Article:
Helping Families and Survivors Cope with Life after Brain Injury

Helping Families and Survivors Cope with Life after Brain Injury

By Marilyn Lash, M.S.W.

Educating the family about brain injury – ready or not!

Support and education are needed for survivors and families.

Support and education are needed for survivors and families.

Information and education are the keys to helping families cope with the many changes that come with a survivor’s traumatic brain injury. But not everyone agrees on when and how to educate families and survivors. “They’re not ready. We gave them information but they still don’t understand. They’re in denial.” That’s what I hear over and over again from clinicians. Who is this “THEY” that we’re talking about – families, that’s who!

I speak and write often about the emotional impact of traumatic brain injuries on families. We readily toss around terms like “adjustment” and “acceptance”, but families living with and caring for a spouse, child, parent or sibling with a brain injury are the first to question what this really means and whether it can even be defined. It amazes me that over the years I still hear the same comments and questions from professionals, whether they are employed in medical and rehabilitation settings or community programs. While they universally recognize the importance of the family in the care and recovery of the survivor, they are still unsure how to support and educate them.

Lost opportunities to educate and support families

Helping families has become a more difficult challenge over the years as access to brain injury rehabilitation programs has become more limited due to more stringent admissions criteria and payer approval. When I was a social worker in a brain injury rehabilitation program back in the mid 70s, 3 to 6 month inpatient stays were routine. We had lots of opportunities and ample time to counsel, support and educate families. We spent months counseling, preparing and training families as discharge plans were developed and community supports explored.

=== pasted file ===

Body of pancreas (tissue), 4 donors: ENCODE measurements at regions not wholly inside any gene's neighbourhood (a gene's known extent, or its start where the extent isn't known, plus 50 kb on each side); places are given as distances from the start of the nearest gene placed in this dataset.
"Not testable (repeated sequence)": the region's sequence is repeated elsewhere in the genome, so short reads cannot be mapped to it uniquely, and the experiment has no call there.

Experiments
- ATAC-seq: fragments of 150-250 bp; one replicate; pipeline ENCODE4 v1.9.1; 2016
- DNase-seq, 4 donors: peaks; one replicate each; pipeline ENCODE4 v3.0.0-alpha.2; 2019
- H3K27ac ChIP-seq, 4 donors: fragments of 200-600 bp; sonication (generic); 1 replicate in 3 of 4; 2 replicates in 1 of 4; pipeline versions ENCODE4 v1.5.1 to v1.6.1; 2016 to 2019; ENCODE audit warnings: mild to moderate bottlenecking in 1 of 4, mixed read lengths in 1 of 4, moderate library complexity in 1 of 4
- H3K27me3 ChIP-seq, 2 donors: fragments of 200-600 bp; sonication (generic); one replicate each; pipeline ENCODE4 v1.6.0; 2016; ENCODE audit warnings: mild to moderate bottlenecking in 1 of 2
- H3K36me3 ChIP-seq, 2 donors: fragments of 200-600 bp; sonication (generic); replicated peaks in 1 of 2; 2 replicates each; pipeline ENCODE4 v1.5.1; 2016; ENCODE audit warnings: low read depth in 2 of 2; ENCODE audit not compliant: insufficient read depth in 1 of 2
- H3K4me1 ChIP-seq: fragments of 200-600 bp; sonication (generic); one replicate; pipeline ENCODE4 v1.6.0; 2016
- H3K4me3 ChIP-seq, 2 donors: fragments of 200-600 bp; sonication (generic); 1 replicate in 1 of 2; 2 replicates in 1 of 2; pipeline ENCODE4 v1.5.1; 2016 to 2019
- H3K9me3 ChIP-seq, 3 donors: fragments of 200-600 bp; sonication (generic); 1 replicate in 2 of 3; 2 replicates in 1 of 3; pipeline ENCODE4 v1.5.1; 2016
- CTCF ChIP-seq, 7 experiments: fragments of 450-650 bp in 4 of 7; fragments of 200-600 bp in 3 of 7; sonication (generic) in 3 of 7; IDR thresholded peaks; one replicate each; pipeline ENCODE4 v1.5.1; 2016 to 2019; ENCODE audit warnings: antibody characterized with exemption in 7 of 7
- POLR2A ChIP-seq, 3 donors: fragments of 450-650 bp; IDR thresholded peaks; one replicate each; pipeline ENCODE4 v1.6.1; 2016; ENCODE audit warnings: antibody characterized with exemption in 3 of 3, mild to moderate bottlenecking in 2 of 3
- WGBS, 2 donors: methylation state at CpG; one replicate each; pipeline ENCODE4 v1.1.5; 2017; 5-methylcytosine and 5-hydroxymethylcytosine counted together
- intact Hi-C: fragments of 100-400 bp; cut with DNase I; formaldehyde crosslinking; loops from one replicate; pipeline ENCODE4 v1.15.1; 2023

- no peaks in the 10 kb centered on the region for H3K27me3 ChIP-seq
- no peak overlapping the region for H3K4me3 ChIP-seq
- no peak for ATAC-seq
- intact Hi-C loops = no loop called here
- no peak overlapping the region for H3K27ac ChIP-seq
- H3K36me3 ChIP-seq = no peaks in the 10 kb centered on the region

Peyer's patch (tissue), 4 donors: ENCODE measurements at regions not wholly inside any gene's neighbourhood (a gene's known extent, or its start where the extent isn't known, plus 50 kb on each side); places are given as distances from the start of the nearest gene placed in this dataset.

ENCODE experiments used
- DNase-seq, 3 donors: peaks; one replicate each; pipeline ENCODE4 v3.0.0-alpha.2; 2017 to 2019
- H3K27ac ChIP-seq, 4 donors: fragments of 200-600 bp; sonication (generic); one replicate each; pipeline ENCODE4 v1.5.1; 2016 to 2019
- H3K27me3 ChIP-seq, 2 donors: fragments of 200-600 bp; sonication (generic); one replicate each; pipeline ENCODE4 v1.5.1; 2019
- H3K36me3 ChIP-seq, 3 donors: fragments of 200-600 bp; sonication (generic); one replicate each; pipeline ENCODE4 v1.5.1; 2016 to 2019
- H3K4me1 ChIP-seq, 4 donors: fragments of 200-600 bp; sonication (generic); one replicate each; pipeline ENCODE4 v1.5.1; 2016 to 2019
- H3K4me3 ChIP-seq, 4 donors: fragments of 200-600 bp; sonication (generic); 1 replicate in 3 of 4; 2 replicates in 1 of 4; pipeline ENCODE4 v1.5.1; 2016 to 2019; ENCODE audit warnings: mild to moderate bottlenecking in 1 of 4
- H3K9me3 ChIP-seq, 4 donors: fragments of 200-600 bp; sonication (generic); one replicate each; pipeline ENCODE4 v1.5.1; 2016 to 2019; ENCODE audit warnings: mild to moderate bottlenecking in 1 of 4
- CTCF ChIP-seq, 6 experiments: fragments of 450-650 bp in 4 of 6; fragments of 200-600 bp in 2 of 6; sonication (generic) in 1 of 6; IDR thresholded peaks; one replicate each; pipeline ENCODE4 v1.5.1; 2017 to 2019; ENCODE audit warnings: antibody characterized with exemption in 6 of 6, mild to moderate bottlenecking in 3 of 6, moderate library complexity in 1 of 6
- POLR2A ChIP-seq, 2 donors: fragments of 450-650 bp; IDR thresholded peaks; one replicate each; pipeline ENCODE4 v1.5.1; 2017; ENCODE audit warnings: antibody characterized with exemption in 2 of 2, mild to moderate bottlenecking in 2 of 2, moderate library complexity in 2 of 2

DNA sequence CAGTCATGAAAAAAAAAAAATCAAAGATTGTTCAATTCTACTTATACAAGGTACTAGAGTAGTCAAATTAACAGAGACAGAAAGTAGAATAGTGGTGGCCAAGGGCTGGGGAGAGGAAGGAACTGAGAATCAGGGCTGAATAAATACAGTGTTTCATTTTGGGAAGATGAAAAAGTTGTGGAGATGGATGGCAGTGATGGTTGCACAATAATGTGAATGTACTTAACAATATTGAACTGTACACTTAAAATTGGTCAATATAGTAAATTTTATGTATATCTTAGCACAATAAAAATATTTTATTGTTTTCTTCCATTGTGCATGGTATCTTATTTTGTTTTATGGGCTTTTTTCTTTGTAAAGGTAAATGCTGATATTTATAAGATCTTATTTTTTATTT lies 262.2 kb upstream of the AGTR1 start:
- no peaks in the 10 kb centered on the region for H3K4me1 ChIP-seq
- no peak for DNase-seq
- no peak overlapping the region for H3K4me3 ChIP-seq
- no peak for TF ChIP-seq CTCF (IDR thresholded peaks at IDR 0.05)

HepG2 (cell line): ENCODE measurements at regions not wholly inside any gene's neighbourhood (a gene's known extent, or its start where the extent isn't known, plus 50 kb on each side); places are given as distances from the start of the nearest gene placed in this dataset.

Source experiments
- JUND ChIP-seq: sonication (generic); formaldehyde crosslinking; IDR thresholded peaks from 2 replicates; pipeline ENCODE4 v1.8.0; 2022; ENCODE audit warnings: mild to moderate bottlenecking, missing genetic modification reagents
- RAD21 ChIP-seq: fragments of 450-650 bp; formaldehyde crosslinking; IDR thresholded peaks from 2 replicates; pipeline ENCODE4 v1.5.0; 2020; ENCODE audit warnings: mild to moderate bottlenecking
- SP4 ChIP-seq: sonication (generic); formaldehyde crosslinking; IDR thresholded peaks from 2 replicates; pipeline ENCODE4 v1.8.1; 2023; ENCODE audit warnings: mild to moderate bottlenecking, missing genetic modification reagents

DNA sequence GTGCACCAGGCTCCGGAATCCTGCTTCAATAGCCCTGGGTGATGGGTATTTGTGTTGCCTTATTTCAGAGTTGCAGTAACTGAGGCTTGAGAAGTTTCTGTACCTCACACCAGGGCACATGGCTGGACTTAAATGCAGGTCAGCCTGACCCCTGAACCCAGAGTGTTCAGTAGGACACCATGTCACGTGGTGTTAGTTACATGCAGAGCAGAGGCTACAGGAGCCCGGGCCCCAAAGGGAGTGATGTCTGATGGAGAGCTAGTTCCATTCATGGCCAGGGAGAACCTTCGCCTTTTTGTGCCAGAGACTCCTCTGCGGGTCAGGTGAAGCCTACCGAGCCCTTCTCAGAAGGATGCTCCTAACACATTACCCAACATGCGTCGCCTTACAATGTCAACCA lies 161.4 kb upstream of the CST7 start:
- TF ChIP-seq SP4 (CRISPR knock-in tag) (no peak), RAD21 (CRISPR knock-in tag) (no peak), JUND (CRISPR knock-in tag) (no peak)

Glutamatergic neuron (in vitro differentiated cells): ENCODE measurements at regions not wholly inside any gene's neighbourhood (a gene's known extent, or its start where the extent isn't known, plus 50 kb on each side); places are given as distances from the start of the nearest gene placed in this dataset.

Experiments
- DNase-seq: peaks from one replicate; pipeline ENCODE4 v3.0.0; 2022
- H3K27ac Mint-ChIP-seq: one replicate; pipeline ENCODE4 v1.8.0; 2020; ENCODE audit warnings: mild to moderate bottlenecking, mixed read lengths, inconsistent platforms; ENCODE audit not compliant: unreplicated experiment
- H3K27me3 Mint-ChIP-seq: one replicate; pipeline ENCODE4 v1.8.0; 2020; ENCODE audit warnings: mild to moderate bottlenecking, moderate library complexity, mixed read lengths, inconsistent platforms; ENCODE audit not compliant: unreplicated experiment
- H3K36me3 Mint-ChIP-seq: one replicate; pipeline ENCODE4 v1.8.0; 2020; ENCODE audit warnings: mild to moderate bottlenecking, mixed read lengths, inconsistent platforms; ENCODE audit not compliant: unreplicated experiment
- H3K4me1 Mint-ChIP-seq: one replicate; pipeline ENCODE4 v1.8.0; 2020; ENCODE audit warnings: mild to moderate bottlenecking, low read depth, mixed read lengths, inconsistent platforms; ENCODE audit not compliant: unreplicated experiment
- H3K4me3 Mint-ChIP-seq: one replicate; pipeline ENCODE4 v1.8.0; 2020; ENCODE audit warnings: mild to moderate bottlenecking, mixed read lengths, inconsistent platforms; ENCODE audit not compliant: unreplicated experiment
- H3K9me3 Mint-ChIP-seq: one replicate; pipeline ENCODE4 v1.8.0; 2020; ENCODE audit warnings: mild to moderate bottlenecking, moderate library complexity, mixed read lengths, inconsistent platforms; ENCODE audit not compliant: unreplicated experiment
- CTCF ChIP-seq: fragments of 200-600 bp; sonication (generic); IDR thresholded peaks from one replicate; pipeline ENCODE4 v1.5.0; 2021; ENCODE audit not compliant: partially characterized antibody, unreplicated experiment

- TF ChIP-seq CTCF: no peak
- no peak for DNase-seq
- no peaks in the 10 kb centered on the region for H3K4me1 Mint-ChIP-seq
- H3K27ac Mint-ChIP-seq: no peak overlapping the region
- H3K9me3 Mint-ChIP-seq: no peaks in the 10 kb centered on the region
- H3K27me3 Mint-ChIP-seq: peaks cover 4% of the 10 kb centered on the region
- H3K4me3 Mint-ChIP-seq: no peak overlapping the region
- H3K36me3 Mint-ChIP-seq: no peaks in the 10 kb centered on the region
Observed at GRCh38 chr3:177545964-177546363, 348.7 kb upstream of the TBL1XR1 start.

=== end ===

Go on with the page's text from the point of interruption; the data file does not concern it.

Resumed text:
It’s a different world now. Lengths of stay in an in-patient rehabilitation program are now measured by weeks, not months – sometimes even in days. This means that clinicians are under greater pressure than ever to treat patients with complex needs in short timeframes. Too often, this means that the opportunities to educate and support families are lost or compromised.

So many families describe the experience of the survivor’s discharge from rehab and going home as like “falling off a cliff.” All those experts are no longer there when they have questions or need advice. It’s now up to the family to figure out what to do – whether it’s a physical, cognitive, social or behavioral challenge. “Who do I call? What do I do?”

New curriculum for family education and support – BICS

Dr. Samantha Backhaus is a neuropsychologist at the Rehabilitation Hospital of Indiana. She not only recognized this “over the cliff” phenomenon, but she did something about it. She developed a unique 16 week support and education program for adults with brain injury and their caregivers called Brain Injury Coping Skills or BICS. Using an approach that combines therapy with education, stress management and problem-solving skills, adults with brain injury and their caregivers learn new skills and techniques to help them live with the behavioral and cognitive challenges commonly seen after an acquired brain injury.

Dr. Backhaus has now taken this program and produced a workbook titled Brain Injury Coping Skills: A support and education program for adults with brain injury and their caregivers. It includes content for 20 sessions with detailed instructions for facilitators, session activities, homework assignments, and a CD for handouts and worksheets. Dr. Backhaus is now speaking around the country to train clinicians and her work has resulted in the 2009 McDowell Award by the American Society for Neurorehabilitation.

One response to “Helping Families and Survivors Cope with Life after Brain Injury”

  1. Janet Cromer says:

    Hello Marilyn,
    Dr. Backhaus and Ms. Ibarra have made a big contribution. As a caregiver and support group facilitator, I know how much information families are expected to absorb and how fast they are expected to “get with the program.” Professionals often don’t realize families are in shock and grieving during those early weeks. This workbook seems to offer self-paced education and a ready resource for continuing rehab and managing problems at home.

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